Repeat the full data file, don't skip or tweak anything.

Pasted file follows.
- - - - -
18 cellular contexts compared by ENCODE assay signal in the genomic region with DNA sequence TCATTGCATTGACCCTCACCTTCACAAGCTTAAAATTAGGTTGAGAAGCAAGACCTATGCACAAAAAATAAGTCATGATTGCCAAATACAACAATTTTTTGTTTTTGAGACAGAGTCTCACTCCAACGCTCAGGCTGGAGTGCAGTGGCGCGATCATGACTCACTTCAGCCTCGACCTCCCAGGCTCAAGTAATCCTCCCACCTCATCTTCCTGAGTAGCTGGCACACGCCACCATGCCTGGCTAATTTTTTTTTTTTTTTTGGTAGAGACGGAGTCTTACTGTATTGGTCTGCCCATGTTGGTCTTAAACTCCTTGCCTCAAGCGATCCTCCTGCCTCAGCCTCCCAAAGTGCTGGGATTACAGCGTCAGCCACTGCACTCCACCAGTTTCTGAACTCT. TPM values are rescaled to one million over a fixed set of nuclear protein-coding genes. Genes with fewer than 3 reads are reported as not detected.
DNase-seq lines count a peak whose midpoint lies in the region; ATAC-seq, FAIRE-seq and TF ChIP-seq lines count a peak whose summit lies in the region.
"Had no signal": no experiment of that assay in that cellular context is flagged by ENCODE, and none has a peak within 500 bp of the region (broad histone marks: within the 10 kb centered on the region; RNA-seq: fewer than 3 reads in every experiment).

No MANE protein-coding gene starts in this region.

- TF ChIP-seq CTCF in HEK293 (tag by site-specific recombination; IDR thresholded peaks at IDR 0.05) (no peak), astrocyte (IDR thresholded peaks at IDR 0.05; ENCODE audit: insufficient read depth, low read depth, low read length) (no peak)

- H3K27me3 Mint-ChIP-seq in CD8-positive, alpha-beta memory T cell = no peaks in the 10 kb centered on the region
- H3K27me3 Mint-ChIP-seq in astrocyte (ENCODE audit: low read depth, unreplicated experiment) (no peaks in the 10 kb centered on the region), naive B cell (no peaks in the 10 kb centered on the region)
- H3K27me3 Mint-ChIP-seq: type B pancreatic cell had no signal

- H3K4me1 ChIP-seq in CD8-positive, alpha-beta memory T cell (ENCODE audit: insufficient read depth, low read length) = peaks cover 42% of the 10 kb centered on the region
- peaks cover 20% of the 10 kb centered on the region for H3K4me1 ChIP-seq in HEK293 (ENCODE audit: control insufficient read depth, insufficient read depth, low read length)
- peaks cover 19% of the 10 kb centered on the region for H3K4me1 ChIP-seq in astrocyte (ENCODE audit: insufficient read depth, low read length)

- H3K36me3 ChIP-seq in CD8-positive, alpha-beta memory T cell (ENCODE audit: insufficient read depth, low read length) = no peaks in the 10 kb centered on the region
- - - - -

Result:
18 cellular contexts compared by ENCODE assay signal in the genomic region with DNA sequence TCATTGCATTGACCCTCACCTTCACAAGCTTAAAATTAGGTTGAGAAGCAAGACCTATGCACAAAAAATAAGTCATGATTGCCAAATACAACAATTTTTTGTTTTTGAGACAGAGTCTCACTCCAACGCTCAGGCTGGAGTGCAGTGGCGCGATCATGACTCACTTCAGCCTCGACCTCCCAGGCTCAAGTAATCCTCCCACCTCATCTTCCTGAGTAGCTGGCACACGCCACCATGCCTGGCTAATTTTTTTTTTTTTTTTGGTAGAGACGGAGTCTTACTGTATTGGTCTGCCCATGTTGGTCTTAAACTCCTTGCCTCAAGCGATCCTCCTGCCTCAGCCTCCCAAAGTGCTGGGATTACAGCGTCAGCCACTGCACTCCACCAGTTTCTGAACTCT. TPM values are rescaled to one million over a fixed set of nuclear protein-coding genes. Genes with fewer than 3 reads are reported as not detected.
DNase-seq lines count a peak whose midpoint lies in the region; ATAC-seq, FAIRE-seq and TF ChIP-seq lines count a peak whose summit lies in the region.
"Had no signal": no experiment of that assay in that cellular context is flagged by ENCODE, and none has a peak within 500 bp of the region (broad histone marks: within the 10 kb centered on the region; RNA-seq: fewer than 3 reads in every experiment).

No MANE protein-coding gene starts in this region.

- TF ChIP-seq CTCF in HEK293 (tag by site-specific recombination; IDR thresholded peaks at IDR 0.05) (no peak), astrocyte (IDR thresholded peaks at IDR 0.05; ENCODE audit: insufficient read depth, low read depth, low read length) (no peak)

- H3K27me3 Mint-ChIP-seq in CD8-positive, alpha-beta memory T cell = no peaks in the 10 kb centered on the region
- H3K27me3 Mint-ChIP-seq in astrocyte (ENCODE audit: low read depth, unreplicated experiment) (no peaks in the 10 kb centered on the region), naive B cell (no peaks in the 10 kb centered on the region)
- H3K27me3 Mint-ChIP-seq: type B pancreatic cell had no signal

- H3K4me1 ChIP-seq in CD8-positive, alpha-beta memory T cell (ENCODE audit: insufficient read depth, low read length) = peaks cover 42% of the 10 kb centered on the region
- peaks cover 20% of the 10 kb centered on the region for H3K4me1 ChIP-seq in HEK293 (ENCODE audit: control insufficient read depth, insufficient read depth, low read length)
- peaks cover 19% of the 10 kb centered on the region for H3K4me1 ChIP-seq in astrocyte (ENCODE audit: insufficient read depth, low read length)

- H3K36me3 ChIP-seq in CD8-positive, alpha-beta memory T cell (ENCODE audit: insufficient read depth, low read length) = no peaks in the 10 kb centered on the region